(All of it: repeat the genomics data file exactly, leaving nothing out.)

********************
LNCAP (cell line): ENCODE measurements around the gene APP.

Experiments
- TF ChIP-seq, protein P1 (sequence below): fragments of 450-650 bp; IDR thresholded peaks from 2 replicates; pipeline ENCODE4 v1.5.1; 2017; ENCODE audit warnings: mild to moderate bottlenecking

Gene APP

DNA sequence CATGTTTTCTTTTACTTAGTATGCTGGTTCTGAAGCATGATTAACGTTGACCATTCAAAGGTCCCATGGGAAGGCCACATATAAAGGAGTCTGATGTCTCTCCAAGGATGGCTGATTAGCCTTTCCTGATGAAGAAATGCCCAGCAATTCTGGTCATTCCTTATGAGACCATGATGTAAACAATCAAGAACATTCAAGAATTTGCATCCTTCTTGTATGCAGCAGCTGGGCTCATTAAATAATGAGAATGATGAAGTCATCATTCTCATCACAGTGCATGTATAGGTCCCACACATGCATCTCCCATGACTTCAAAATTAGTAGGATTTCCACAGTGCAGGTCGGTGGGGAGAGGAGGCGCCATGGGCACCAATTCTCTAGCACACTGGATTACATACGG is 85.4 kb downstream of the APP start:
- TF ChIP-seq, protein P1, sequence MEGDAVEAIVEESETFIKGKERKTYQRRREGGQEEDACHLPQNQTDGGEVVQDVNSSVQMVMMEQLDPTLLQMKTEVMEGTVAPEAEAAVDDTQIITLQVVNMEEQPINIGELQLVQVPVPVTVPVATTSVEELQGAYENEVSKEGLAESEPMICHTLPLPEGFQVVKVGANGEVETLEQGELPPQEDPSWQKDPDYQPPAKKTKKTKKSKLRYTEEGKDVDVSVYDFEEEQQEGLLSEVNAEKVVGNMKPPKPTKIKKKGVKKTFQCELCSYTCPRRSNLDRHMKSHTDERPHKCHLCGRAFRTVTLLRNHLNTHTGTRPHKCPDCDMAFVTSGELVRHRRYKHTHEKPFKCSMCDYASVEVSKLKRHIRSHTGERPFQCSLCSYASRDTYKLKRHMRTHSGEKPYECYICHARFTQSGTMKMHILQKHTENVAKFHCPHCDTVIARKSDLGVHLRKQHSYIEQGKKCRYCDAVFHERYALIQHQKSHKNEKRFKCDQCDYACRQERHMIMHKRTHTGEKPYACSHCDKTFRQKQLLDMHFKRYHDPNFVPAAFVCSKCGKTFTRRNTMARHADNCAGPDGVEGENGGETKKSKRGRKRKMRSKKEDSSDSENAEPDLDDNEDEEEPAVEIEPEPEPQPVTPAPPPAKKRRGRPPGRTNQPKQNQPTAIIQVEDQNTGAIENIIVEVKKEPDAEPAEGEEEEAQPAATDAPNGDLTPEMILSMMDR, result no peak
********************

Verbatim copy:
LNCAP (cell line): ENCODE measurements around the gene APP.

Experiments
- TF ChIP-seq, protein P1 (sequence below): fragments of 450-650 bp; IDR thresholded peaks from 2 replicates; pipeline ENCODE4 v1.5.1; 2017; ENCODE audit warnings: mild to moderate bottlenecking

Gene APP

DNA sequence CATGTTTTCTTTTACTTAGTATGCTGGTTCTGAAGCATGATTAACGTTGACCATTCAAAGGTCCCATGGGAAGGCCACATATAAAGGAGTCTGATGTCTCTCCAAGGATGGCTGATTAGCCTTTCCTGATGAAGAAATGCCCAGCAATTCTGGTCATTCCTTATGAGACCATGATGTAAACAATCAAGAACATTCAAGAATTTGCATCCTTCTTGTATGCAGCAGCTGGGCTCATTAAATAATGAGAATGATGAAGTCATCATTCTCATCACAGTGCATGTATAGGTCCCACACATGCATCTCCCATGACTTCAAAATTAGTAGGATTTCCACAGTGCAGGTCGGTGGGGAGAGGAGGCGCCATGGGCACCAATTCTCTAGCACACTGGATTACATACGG is 85.4 kb downstream of the APP start:
- TF ChIP-seq, protein P1, sequence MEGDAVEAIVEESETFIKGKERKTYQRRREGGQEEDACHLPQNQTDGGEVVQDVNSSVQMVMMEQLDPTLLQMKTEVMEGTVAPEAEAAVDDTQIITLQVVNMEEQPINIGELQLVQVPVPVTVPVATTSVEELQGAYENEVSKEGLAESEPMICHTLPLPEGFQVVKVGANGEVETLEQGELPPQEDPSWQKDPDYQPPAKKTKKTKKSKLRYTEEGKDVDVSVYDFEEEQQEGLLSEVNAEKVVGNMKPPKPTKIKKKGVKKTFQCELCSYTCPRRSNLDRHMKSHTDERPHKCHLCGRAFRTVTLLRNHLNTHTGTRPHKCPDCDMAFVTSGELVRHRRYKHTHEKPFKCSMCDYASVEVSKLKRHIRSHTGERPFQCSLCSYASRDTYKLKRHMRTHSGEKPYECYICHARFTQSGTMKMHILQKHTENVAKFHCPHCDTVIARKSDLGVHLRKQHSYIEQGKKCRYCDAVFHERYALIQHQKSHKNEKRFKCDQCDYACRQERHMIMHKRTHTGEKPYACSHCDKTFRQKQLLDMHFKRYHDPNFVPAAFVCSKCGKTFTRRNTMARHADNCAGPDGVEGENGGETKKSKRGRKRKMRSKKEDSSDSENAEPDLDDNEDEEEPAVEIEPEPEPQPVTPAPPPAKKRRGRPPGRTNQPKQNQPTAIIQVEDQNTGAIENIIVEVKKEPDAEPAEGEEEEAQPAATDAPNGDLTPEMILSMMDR, result no peak